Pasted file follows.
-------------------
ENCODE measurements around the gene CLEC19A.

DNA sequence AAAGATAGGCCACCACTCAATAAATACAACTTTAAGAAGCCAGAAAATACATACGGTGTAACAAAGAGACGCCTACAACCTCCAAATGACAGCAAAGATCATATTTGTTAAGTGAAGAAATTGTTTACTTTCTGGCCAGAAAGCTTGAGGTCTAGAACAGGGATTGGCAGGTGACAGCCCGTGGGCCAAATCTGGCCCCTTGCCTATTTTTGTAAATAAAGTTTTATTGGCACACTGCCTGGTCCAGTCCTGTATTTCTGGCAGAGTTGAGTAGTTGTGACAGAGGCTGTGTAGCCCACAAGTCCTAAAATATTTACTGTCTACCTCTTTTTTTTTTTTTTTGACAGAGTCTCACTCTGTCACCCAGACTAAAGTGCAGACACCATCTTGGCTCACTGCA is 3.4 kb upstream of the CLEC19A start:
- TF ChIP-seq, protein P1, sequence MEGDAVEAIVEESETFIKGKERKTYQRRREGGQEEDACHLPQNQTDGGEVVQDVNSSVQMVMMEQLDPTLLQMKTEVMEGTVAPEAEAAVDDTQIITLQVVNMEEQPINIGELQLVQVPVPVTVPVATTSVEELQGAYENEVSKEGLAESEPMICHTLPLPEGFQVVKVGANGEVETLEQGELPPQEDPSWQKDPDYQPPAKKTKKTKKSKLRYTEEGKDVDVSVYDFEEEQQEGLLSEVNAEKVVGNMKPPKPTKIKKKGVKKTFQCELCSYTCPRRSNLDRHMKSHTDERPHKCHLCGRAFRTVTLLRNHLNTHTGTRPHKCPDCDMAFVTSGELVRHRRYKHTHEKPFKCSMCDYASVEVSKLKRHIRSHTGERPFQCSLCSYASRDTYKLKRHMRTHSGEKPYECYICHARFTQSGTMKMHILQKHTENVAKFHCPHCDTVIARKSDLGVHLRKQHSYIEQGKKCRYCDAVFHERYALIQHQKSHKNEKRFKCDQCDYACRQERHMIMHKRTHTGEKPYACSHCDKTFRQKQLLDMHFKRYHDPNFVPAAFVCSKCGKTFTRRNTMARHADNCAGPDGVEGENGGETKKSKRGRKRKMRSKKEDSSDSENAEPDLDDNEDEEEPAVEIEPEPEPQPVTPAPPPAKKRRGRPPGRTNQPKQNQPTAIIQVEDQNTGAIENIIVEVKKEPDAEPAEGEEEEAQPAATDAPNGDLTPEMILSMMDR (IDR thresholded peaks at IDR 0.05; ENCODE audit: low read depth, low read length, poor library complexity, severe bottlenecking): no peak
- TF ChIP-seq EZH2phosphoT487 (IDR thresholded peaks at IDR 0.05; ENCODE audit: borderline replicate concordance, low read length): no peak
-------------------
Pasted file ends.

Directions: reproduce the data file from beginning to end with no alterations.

ENCODE measurements around the gene CLEC19A.

DNA sequence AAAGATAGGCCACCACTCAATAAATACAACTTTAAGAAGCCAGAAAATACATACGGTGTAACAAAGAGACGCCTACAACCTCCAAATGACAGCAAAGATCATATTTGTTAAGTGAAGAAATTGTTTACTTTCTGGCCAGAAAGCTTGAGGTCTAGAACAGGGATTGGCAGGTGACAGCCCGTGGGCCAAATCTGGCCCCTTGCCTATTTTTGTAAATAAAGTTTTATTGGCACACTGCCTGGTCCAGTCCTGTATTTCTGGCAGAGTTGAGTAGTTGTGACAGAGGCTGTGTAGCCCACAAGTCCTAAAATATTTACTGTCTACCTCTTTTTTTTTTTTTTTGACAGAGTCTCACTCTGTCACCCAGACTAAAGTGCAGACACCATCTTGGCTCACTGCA is 3.4 kb upstream of the CLEC19A start:
- TF ChIP-seq, protein P1, sequence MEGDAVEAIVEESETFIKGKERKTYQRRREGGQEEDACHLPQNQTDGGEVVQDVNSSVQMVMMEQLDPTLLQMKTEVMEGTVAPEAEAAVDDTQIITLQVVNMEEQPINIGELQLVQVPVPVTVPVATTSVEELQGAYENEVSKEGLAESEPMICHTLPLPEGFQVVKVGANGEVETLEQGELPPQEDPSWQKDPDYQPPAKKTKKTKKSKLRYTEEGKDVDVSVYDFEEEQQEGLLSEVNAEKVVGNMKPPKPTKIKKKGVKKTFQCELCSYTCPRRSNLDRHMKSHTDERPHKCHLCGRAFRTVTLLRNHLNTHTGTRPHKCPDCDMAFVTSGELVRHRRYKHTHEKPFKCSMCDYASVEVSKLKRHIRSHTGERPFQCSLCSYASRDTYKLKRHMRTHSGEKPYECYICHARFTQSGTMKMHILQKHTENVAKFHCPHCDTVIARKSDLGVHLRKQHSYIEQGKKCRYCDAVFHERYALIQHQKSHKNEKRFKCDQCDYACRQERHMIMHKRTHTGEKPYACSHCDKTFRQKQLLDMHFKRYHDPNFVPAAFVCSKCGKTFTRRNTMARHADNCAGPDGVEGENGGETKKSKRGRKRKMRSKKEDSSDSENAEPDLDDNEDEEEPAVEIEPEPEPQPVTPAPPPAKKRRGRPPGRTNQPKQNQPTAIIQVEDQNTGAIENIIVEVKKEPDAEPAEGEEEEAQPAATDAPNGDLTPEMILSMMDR (IDR thresholded peaks at IDR 0.05; ENCODE audit: low read depth, low read length, poor library complexity, severe bottlenecking): no peak
- TF ChIP-seq EZH2phosphoT487 (IDR thresholded peaks at IDR 0.05; ENCODE audit: borderline replicate concordance, low read length): no peak